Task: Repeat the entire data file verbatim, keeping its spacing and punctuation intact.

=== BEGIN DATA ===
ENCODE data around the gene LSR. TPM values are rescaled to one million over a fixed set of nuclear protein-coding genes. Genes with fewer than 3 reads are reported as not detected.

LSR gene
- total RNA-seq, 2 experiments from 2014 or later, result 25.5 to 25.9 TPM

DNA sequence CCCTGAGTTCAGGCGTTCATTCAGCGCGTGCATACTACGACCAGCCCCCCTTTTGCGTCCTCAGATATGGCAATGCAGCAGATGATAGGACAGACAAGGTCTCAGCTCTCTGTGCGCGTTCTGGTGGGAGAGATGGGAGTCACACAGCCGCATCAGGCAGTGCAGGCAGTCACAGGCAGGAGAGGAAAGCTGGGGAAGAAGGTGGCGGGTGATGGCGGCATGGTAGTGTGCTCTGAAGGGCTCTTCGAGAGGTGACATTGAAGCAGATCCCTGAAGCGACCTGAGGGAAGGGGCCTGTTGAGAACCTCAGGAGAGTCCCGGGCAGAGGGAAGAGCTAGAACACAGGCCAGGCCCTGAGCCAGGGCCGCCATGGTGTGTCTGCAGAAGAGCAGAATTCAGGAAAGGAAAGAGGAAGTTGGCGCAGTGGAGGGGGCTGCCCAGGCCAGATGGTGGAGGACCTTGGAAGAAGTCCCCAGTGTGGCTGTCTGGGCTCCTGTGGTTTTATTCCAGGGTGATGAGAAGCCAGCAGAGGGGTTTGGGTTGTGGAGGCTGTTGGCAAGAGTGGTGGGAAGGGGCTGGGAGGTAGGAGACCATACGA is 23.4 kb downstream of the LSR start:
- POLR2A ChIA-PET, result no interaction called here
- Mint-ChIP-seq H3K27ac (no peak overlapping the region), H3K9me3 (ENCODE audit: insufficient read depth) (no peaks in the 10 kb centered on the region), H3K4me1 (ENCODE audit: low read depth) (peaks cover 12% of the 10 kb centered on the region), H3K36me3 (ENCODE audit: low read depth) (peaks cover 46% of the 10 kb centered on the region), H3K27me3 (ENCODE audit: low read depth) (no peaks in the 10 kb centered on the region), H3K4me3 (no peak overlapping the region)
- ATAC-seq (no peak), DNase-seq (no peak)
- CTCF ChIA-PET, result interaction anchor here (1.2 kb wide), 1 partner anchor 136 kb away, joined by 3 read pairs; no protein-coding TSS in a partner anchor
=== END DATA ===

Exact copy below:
ENCODE data around the gene LSR. TPM values are rescaled to one million over a fixed set of nuclear protein-coding genes. Genes with fewer than 3 reads are reported as not detected.

LSR gene
- total RNA-seq, 2 experiments from 2014 or later, result 25.5 to 25.9 TPM

DNA sequence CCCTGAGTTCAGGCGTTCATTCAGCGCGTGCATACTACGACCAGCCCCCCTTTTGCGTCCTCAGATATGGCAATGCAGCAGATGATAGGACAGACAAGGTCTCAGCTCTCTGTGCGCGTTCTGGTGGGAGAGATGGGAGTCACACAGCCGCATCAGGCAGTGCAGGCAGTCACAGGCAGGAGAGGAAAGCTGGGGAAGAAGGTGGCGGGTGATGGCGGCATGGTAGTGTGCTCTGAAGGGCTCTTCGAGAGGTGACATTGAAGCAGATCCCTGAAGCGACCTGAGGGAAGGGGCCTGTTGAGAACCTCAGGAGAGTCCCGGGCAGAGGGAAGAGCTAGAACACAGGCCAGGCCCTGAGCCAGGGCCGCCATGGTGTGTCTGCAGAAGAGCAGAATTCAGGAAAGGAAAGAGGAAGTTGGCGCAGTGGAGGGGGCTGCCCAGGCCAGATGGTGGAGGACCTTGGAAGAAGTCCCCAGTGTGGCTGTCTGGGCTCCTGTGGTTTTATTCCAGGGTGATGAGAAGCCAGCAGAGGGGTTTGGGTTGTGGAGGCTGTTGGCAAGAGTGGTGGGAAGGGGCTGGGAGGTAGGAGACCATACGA is 23.4 kb downstream of the LSR start:
- POLR2A ChIA-PET, result no interaction called here
- Mint-ChIP-seq H3K27ac (no peak overlapping the region), H3K9me3 (ENCODE audit: insufficient read depth) (no peaks in the 10 kb centered on the region), H3K4me1 (ENCODE audit: low read depth) (peaks cover 12% of the 10 kb centered on the region), H3K36me3 (ENCODE audit: low read depth) (peaks cover 46% of the 10 kb centered on the region), H3K27me3 (ENCODE audit: low read depth) (no peaks in the 10 kb centered on the region), H3K4me3 (no peak overlapping the region)
- ATAC-seq (no peak), DNase-seq (no peak)
- CTCF ChIA-PET, result interaction anchor here (1.2 kb wide), 1 partner anchor 136 kb away, joined by 3 read pairs; no protein-coding TSS in a partner anchor